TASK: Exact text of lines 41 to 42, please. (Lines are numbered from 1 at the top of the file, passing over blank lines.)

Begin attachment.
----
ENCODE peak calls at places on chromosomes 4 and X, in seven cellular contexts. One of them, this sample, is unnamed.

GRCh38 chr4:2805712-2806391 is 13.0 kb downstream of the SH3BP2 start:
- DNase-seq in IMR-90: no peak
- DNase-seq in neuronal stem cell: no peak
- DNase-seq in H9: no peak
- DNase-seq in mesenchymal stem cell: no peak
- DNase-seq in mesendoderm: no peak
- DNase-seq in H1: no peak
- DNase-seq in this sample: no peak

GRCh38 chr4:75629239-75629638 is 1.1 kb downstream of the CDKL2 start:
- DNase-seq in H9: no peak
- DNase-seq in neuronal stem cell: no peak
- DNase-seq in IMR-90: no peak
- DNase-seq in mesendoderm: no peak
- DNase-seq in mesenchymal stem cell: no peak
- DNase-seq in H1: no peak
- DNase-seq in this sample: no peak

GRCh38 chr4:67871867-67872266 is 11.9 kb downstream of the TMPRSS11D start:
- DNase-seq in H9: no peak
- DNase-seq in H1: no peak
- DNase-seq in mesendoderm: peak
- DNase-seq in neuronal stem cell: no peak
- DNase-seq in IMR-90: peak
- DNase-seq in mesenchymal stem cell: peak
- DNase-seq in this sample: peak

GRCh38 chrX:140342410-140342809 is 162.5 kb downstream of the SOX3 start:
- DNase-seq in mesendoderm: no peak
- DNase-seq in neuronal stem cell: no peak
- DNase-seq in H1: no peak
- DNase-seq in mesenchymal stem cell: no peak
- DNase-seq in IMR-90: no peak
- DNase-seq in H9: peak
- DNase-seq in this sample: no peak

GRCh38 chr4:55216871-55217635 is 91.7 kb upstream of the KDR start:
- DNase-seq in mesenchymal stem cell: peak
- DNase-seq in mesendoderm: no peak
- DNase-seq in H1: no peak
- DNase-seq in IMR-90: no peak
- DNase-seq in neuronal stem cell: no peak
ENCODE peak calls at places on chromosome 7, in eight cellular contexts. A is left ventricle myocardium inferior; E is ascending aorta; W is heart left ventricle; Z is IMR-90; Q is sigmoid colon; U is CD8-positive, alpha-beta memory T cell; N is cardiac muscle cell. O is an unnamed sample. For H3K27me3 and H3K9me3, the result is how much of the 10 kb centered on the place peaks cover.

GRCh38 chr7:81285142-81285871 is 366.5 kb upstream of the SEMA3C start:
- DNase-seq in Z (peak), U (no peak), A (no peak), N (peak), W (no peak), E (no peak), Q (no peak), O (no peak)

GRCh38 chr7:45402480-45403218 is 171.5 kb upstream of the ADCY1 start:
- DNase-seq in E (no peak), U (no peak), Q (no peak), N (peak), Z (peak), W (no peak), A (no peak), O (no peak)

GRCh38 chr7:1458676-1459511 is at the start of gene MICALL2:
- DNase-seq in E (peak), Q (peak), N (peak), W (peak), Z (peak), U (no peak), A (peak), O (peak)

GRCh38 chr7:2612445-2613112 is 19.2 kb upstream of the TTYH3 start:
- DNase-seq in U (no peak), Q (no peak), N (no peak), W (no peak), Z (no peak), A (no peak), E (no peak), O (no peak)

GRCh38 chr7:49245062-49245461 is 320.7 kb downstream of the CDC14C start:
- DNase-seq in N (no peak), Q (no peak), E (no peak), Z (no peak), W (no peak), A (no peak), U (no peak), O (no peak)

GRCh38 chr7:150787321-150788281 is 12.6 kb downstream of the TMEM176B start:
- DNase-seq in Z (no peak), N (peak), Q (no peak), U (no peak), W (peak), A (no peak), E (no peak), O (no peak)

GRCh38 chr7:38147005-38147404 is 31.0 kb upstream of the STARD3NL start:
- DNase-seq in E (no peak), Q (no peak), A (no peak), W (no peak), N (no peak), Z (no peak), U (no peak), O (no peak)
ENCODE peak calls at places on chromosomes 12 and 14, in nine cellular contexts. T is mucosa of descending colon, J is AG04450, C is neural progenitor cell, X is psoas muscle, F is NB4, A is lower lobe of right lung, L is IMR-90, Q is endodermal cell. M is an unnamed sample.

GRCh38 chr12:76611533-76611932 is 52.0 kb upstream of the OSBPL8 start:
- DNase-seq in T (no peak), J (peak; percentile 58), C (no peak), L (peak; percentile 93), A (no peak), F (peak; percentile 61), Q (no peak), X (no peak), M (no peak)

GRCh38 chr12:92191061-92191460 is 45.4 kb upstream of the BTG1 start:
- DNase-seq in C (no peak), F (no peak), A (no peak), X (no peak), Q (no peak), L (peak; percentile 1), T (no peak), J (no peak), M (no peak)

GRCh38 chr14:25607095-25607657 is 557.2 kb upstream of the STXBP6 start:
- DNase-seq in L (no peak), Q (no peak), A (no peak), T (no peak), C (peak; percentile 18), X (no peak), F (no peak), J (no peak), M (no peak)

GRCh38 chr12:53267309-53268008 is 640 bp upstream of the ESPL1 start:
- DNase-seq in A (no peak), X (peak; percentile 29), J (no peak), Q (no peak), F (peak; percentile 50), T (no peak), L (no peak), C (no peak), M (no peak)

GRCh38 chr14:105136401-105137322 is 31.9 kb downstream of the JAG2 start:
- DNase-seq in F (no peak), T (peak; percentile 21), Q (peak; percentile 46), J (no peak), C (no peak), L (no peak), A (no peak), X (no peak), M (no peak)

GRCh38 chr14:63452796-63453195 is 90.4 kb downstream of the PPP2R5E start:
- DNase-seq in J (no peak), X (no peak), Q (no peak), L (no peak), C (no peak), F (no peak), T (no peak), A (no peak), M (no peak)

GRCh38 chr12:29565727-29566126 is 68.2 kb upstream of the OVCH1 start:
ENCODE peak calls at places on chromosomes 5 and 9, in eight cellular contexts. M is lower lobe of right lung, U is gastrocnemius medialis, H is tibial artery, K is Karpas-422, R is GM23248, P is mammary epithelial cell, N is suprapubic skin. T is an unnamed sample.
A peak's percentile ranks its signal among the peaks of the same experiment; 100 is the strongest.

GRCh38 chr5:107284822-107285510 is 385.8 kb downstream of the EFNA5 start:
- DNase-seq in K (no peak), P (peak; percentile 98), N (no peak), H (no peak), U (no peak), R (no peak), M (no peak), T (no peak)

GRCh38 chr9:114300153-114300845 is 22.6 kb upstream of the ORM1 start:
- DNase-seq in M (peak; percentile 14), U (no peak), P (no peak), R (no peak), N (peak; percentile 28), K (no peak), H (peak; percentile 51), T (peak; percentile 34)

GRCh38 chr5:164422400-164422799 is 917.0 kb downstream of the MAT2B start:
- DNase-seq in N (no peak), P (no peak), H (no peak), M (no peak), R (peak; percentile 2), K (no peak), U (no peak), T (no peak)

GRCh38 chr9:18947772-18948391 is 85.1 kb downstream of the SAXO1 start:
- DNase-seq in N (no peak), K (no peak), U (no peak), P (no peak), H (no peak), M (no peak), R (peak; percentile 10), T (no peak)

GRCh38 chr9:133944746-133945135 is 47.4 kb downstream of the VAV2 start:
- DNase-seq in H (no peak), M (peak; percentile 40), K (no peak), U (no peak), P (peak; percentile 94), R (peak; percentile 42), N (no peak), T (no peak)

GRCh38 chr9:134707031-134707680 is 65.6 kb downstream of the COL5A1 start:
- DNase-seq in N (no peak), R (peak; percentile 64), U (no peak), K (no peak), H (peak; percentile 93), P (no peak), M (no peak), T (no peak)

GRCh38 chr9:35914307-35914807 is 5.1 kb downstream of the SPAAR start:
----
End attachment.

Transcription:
GRCh38 chr7:81285142-81285871 is 366.5 kb upstream of the SEMA3C start:
- DNase-seq in Z (peak), U (no peak), A (no peak), N (peak), W (no peak), E (no peak), Q (no peak), O (no peak)